Black prosecutors back Gardner, say they've faced resistance

JIM SALTER

ST. LOUIS (AP) — One day after St. Louis’ top prosecutor filed a federal lawsuit alleging a concerted and racist conspiracy to push her out of office, other black female prosecutors from across the U.S. defended Kim Gardner, saying they’ve faced the same resistance in their own communities.

Six prosecutors, already in St. Louis for a university’s panel discussion, joined a rally Tuesday at a downtown courthouse to show support for Gardner.

The St. Louis circuit attorney on Monday filed what she called an unprecedented federal civil rights lawsuit accusing “entrenched interests” including the city, the police union and others of intentionally impeding her efforts to reform racist practices, in part by seeking her ouster. Among other things, the lawsuit alleges violations of the Ku Klux Klan Act of 1871.

Gardner became St. Louis’ first-ever black circuit attorney when she took office in January 2017. She is among several “progressive” prosecutors elected in recent years who have increasingly focused on issues such as reducing mass incarceration, providing drug and mental health treatment and holding police accountable.

Her methods have rankled some in St. Louis’ criminal justice community. Other black female prosecutors said they, too, have received pushback.

“The vitriol toward black women is especially problematic,” said Baltimore State’s Attorney Marilyn Mosby, who won re-election in 2018 as Baltimore's top prosecutor, despite a tenure that, like Gardner's, has been characterized by a rising homicide rate and discord with police.

“I’ve experienced it myself," Mosby said. "I’ve been in office for five years and I’m here to let her know that she’s not alone.”

Suffolk County, Massachusetts, District Attorney Rachel Rollins said the establishment often tries to marginalize black female prosecutors.

“When we point out that institutional racism and class-ism are alive and well in our criminal system, they call us angry, crazy, desperate or frantic, a dog whistle that is all too familiar for us,” Rollins said. “We are not deterred and let them keep talking because we aren’t going anywhere.”

Gardner's lawsuit names the city government for which she works. Jacob Long, spokesman for Mayor Lyda Krewson, who like Gardner is a Democrat, called the lawsuit “meritless.”

Jeff Roorda, the business manager of the St. Louis Police Officers Association who is named in the suit along with the union, said pushback against Gardner is because she is “the worst prosecutor in the United States,” not because of her race or gender. He said during a news conference that her policies have allowed killers and other violent criminals to go free and contributed to St. Louis’ worst-in-the-nation per capita homicide rate.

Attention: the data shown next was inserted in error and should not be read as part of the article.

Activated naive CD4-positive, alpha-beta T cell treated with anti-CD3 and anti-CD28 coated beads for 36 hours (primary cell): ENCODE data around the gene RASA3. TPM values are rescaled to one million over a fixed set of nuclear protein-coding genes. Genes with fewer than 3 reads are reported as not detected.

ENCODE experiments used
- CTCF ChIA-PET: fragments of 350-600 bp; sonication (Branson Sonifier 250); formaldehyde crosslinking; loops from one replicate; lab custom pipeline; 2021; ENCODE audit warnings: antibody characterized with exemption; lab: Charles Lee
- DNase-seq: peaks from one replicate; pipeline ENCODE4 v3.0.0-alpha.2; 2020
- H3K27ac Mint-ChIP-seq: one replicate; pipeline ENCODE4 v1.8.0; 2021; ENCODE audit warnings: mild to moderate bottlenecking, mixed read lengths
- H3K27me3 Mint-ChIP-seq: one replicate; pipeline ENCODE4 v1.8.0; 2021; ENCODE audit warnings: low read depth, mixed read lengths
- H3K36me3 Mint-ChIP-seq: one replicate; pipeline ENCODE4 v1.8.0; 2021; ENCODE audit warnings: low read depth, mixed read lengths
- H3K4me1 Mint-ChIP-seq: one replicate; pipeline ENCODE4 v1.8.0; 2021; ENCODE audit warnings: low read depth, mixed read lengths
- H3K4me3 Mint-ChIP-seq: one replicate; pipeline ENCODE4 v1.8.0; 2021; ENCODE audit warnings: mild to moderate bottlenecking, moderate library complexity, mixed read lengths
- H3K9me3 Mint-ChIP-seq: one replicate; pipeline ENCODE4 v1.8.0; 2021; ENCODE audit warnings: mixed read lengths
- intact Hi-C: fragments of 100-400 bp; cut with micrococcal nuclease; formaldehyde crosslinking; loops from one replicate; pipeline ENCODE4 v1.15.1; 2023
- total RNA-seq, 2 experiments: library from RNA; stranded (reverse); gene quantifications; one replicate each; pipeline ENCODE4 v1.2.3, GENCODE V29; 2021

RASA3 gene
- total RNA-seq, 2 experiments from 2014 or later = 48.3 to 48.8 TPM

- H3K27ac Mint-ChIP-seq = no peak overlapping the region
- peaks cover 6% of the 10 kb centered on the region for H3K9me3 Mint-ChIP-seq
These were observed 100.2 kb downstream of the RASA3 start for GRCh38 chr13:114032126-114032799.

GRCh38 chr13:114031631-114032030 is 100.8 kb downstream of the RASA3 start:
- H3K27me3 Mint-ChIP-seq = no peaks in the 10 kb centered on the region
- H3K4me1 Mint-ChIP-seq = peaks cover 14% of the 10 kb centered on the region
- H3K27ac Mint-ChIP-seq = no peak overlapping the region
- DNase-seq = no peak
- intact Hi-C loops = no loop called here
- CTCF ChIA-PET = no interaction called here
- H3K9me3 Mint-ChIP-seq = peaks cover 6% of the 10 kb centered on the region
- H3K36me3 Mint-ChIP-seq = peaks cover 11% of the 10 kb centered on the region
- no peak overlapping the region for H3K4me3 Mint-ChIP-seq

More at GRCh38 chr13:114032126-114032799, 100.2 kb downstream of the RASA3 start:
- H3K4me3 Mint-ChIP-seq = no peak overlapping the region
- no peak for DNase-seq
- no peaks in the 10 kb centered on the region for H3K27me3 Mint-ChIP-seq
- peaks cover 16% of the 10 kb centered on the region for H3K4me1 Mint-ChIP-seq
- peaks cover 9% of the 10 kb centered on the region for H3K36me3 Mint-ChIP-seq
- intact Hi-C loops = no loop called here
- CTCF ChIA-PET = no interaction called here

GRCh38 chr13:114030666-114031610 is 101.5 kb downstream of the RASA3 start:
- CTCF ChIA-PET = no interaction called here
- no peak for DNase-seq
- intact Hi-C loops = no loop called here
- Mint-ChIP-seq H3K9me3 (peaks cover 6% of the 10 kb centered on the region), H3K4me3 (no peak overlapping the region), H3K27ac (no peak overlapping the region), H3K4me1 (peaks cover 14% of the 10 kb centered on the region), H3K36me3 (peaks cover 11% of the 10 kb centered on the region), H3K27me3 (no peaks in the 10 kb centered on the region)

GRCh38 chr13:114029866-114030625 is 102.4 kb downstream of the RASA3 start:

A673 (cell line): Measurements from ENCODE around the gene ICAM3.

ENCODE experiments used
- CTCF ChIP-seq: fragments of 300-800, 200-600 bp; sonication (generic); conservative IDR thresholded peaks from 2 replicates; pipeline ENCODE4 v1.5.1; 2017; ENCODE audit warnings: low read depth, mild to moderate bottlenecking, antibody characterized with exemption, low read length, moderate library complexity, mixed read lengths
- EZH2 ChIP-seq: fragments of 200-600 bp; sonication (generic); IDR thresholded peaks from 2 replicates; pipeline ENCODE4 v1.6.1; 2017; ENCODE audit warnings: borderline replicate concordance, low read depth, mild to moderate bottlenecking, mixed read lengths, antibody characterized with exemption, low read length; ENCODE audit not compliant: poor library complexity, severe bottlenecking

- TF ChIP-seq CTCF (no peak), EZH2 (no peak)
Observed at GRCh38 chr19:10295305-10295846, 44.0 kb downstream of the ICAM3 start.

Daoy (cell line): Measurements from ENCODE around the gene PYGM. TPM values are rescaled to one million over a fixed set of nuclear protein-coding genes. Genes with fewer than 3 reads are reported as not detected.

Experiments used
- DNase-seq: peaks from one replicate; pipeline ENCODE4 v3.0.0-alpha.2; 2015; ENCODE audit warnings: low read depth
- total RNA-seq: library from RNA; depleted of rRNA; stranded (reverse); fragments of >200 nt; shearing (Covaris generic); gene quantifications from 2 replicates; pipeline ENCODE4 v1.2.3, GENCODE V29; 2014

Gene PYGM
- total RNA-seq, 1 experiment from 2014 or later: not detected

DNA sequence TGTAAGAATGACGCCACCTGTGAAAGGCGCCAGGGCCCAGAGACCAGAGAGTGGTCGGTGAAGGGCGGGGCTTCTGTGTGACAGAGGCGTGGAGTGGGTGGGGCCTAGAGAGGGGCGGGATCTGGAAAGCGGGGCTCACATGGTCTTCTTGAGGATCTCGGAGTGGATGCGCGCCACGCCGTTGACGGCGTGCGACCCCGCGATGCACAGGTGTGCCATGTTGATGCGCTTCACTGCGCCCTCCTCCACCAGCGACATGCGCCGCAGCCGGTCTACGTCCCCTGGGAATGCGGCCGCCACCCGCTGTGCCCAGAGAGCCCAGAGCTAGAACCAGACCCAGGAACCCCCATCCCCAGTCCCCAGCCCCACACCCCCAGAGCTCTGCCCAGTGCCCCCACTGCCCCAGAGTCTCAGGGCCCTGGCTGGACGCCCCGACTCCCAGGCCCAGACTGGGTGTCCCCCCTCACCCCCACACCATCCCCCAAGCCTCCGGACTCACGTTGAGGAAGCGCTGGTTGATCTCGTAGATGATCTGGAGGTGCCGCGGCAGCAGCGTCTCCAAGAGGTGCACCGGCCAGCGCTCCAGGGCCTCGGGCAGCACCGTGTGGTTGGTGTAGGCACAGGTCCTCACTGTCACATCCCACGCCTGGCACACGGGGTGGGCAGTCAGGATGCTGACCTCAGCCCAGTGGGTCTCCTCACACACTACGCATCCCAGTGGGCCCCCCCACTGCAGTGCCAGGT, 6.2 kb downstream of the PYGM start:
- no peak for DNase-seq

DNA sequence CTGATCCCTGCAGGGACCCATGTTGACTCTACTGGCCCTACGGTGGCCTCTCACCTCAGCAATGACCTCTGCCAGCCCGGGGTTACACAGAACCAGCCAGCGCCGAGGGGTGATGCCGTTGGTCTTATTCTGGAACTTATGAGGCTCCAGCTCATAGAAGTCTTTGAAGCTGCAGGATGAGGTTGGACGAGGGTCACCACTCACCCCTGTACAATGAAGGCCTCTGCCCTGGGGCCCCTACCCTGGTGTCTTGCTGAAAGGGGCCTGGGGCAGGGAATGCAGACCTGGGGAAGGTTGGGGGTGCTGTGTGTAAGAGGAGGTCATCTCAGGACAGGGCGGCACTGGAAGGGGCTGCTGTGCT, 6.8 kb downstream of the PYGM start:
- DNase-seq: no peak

He was particularly perturbed by Gardner citing the Ku Klux Klan Act, enacted during Reconstruction largely to help protect freed slaves from violence.

The lawsuit says the act “was adopted to address precisely this scenario: a racially motivated conspiracy to deny the civil rights of racial minorities by obstructing a government official’s efforts to ensure equal justice under law for all.”

The lawsuit cites a litany of racial problems involving St. Louis police, including a watchdog group’s report last year that identified several officers accused of posting racist, violent or prejudiced messages on Facebook. It cites how a black undercover officer was allegedly attacked by four white colleagues who mistook him for a protester during a 2017 demonstration, and how the police union provided lawyers after the officers were federally indicted.

The suit also notes Roorda’s support of Darren Wilson, the white officer who fatally shot 18-year-old Michael Brown, who was black, in nearby Ferguson, Missouri, in 2014. Wilson was not charged with a crime and he later resigned.

Gardner is scheduled to be deposed Wednesday in the criminal case against William Tisaby, the private investigator she hired in early 2018 to investigate former Gov. Eric Greitens. Gardner charged the Republican governor with invasion of privacy for allegedly taking a compromising photo of a woman during an extra-marital affair. The charge was eventually dropped but Greitens resigned in June 2018.

In March 2018, Greitens' attorneys accused Tisaby of lying during a deposition. Last June, Special Prosecutor Gerard Carmody indicted Tisaby for perjury. Tisaby denied wrongdoing.

Tisaby's indictment raised concerns about whether Gardner was complicit in his alleged crime. The indictment said Gardner failed to correct his inaccuracies or report them, and that she made incorrect statements to defense lawyers and a judge. She said she did nothing illegal or unethical.

Gardner was not indicted but the investigation remains open. Roorda said Gardner's lawsuit is an effort to distract from her own legal troubles.

“Make no mistake: This is the last act of a desperate woman who is trying to silence her critics,” Roorda said.